If you’re more worried about the outside intruder you don’t know than the employee in the cubicle across from your office, you may want to reconsider your company’s approach to cybersecurity.

Believe it or not: C-suite executives and policy makers rank “human error” as the number one cybersecurity risk their organizations are currently facing, according to Oracle’s spring 2019 report on security in the age of AI.

Actors with access to your organization’s network —  insiders — are typically the ones inadvertently introducing this risk to your systems.

There are several actions businesses can take to reduce human error and other insider threats from impacting their networks.

Invest in your people — in a variety of ways

The majority of insider threats are due to negligence or downright carelessness.

Sixty-four percent of insider threats are caused by users who introduce risk due to careless behavior or human error, according to an insider threat intelligence report from Dtex Systems.

Instead of allocating funds for technology — such as new types of software, infrastructure AI and machine learning (ML) — invest in your team.

In fact, if you do, you won’t be the only one who does.

In the next two years, organizations plan to invest more in people by training existing staff and hiring new team members, according to Oracle’s survey.

Waiting isn’t option — and businesses are reacting to an ever-evolving threat landscape, especially when it comes to insider threats.

Acknowledge insider attacks are a threat to your businesses — no matter your size

Despite common belief, insider threats — malicious threats from within an organization — are a concern to many businesses and security professionals.

For example, take the former. Ninety percent of organizations feel vulnerable to insider threats, which is why many of these businesses have taken action already to mitigate potential threats against their networks, according to a 2018 insider threats report conducted by Crowd Research Partners.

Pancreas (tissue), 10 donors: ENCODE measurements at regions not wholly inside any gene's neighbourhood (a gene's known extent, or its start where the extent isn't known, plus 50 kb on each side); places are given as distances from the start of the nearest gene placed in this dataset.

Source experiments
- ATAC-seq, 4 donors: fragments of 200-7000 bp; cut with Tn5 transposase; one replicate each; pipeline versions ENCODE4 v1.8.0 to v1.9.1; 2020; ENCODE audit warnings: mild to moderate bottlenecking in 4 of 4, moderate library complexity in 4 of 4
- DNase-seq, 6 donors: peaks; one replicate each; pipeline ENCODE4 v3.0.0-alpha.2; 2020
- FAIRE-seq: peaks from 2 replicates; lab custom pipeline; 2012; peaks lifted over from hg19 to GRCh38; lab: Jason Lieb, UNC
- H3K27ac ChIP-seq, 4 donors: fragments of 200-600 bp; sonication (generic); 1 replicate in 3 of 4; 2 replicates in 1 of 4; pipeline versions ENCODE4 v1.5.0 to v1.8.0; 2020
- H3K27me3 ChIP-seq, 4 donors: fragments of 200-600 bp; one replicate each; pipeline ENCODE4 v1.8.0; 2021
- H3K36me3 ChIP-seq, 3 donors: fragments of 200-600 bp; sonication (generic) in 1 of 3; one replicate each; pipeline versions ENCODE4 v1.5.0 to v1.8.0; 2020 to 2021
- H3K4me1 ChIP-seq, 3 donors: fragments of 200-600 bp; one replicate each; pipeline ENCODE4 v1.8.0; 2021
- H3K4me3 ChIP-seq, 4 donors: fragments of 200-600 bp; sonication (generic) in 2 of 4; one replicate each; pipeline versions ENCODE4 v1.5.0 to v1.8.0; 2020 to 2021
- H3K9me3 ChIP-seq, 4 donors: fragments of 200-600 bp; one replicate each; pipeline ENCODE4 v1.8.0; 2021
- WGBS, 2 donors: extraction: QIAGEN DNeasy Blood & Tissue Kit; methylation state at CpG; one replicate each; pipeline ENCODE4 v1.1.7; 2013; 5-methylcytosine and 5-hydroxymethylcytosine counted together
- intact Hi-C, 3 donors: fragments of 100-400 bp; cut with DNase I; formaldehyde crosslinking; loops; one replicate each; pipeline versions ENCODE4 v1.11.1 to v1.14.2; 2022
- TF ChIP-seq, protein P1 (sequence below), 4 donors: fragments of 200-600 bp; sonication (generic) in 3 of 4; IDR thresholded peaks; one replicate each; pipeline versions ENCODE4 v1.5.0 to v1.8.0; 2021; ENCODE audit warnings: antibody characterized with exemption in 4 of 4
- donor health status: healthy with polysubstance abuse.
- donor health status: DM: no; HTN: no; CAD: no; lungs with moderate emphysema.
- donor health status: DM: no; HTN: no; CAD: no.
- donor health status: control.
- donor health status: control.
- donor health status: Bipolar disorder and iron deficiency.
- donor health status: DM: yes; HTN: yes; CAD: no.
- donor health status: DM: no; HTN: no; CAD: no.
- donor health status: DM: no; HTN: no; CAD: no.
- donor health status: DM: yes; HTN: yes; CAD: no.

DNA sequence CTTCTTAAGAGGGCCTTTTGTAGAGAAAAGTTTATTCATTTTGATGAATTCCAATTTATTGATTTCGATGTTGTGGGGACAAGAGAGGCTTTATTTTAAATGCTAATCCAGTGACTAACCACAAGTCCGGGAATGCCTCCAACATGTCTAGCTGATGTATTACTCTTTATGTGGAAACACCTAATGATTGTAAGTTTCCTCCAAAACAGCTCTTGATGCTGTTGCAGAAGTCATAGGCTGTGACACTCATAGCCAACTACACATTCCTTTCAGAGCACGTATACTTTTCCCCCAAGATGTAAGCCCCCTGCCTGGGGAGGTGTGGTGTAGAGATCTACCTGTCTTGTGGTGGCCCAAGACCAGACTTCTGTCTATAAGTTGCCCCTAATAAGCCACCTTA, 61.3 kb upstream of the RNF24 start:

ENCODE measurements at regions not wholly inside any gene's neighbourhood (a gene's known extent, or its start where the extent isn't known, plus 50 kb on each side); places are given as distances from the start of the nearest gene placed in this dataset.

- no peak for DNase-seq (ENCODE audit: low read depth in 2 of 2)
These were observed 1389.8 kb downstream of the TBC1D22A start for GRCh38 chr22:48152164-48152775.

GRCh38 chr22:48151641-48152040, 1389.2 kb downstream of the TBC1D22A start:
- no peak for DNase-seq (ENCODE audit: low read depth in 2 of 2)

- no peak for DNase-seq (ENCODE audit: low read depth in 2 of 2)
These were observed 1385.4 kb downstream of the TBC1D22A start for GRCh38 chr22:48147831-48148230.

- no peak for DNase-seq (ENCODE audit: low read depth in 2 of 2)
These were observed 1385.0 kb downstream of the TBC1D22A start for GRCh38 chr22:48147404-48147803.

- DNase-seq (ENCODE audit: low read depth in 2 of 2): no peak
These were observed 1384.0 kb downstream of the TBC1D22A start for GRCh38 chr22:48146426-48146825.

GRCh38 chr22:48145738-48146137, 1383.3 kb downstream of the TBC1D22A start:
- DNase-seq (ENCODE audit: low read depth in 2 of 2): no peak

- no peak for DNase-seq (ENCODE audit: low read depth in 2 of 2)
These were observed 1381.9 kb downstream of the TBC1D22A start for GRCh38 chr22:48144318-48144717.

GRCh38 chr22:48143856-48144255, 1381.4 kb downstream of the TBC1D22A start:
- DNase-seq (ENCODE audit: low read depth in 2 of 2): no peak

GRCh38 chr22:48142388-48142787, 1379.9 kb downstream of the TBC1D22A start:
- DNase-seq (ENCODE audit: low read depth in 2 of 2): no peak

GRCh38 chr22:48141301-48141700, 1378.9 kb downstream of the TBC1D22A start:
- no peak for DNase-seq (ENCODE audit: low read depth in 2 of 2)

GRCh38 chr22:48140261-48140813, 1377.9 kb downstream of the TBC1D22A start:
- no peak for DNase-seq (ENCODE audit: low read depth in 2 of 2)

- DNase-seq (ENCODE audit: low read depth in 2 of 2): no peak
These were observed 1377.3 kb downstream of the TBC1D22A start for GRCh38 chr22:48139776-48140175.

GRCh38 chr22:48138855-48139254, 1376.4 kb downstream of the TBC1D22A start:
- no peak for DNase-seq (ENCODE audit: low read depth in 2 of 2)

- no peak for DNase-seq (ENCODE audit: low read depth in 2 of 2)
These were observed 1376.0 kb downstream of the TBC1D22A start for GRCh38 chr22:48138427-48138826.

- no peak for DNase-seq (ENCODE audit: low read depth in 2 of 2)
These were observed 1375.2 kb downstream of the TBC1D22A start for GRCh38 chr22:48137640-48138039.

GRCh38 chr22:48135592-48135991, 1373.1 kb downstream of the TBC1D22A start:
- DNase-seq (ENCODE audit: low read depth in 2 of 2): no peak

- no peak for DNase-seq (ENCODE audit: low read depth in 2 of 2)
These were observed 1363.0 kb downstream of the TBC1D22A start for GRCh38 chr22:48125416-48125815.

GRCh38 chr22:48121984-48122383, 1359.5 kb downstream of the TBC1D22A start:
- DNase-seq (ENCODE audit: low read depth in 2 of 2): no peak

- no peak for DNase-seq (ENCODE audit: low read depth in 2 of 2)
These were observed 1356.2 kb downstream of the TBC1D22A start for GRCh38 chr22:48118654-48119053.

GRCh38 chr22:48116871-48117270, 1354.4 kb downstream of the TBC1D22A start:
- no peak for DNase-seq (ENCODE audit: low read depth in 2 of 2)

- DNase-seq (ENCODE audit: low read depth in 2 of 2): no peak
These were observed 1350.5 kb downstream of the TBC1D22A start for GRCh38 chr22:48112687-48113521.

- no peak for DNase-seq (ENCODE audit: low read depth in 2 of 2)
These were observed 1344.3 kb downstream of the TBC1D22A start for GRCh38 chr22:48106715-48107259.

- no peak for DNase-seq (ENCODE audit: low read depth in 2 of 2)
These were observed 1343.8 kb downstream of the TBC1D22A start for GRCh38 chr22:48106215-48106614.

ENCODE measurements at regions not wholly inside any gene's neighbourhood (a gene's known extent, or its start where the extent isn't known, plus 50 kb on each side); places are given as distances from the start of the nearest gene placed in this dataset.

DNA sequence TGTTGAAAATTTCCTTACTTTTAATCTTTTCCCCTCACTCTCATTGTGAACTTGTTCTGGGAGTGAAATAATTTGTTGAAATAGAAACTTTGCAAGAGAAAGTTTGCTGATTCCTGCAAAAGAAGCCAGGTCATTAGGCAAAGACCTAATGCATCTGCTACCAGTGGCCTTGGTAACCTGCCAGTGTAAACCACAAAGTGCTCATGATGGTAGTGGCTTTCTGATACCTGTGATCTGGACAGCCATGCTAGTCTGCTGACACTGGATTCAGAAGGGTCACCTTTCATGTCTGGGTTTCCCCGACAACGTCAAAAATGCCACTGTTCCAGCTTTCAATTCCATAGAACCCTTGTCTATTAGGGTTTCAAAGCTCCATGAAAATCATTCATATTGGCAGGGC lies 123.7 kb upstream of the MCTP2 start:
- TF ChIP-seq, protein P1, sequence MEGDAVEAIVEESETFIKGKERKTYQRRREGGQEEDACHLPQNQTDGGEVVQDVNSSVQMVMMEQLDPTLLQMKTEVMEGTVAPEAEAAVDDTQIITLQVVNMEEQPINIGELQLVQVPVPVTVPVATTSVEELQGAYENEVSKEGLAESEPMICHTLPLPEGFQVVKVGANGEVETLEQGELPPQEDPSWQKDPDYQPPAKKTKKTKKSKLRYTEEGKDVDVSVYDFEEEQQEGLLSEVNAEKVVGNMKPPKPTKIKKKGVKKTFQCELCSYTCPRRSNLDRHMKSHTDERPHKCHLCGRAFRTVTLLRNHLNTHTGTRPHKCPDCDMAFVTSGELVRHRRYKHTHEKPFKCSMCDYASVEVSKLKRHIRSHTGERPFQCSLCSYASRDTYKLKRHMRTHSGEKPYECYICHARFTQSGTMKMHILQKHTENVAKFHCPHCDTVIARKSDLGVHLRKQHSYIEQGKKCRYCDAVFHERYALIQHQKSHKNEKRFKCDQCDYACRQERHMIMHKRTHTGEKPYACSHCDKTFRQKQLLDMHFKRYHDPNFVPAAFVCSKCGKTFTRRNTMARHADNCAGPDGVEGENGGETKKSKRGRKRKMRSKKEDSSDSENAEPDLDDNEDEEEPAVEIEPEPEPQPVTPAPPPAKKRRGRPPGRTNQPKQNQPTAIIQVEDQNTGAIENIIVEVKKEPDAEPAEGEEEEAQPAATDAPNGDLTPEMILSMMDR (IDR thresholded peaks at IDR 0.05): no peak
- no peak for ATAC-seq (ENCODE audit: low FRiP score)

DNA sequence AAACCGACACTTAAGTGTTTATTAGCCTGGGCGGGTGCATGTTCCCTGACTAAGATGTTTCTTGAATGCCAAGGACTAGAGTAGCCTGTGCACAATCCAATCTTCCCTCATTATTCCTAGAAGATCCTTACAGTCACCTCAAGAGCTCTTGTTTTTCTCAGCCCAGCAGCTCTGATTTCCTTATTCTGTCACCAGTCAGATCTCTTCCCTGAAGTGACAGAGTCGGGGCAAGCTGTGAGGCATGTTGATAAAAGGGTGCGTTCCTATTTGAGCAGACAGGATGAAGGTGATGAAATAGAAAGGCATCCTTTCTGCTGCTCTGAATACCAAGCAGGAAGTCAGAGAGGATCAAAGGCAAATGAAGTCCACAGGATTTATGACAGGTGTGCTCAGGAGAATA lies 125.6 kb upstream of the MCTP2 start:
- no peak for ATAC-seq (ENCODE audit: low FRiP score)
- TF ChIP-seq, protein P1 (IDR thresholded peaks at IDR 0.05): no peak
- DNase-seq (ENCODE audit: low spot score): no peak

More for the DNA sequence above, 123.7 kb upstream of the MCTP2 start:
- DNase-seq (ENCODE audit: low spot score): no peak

Eight-six percent of these organizations already have or are building insider threat programs, the research revealed. (Specifically, 50 percent of the survey’s respondents are developing their own programs to respond to these increasing threats.)

For many security professionals, insider threats within an organization aren’t easy to detect, for anyone who has or had authorized access to your network is a potential threat.

Think about it like this: One of the largest enablers to insider threats is there are simply too many users with excessive access privileges, the study showed. This is what makes these attacks so threatening to networks and challenging to cybersecurity professionals.

Regarding types of accidental insider threats, 63 percent of cybersecurity experts view phishing attacks — which typically contain malware attachments or hyperlinks to compromised websites —  as the biggest vulnerability, the report showed.

What many organizations don’t realize is not all insiders are equal — some are actually outsiders.

Monitor who has authorized access to network

Not everybody who has access to your network is sitting in the same office as you.

While regular employees are the biggest insider threat type to your organization (56 percent), privileged IT users/admins are a close second (55 percent) and outside contractors round out the top three (42 percent), according to respondents in the study conducted by Crowd Research Partners.

To reduce risks from vendors and third parties, take inventory of anybody with authorized access to your network — no matter how close they are to you. Ensure everybody on your list is only given access to what they need; don’t add any users with excessive access privileges to your network. Reduce the list of names as much as you can. While this won’t fully protect you, it’s a good start.

Insiders can do as much damage as outsiders, especially when they’re careless. Even though it’s near impossible to prevent any human error, you can still mitigate much of it with the right cyber security strategy in place.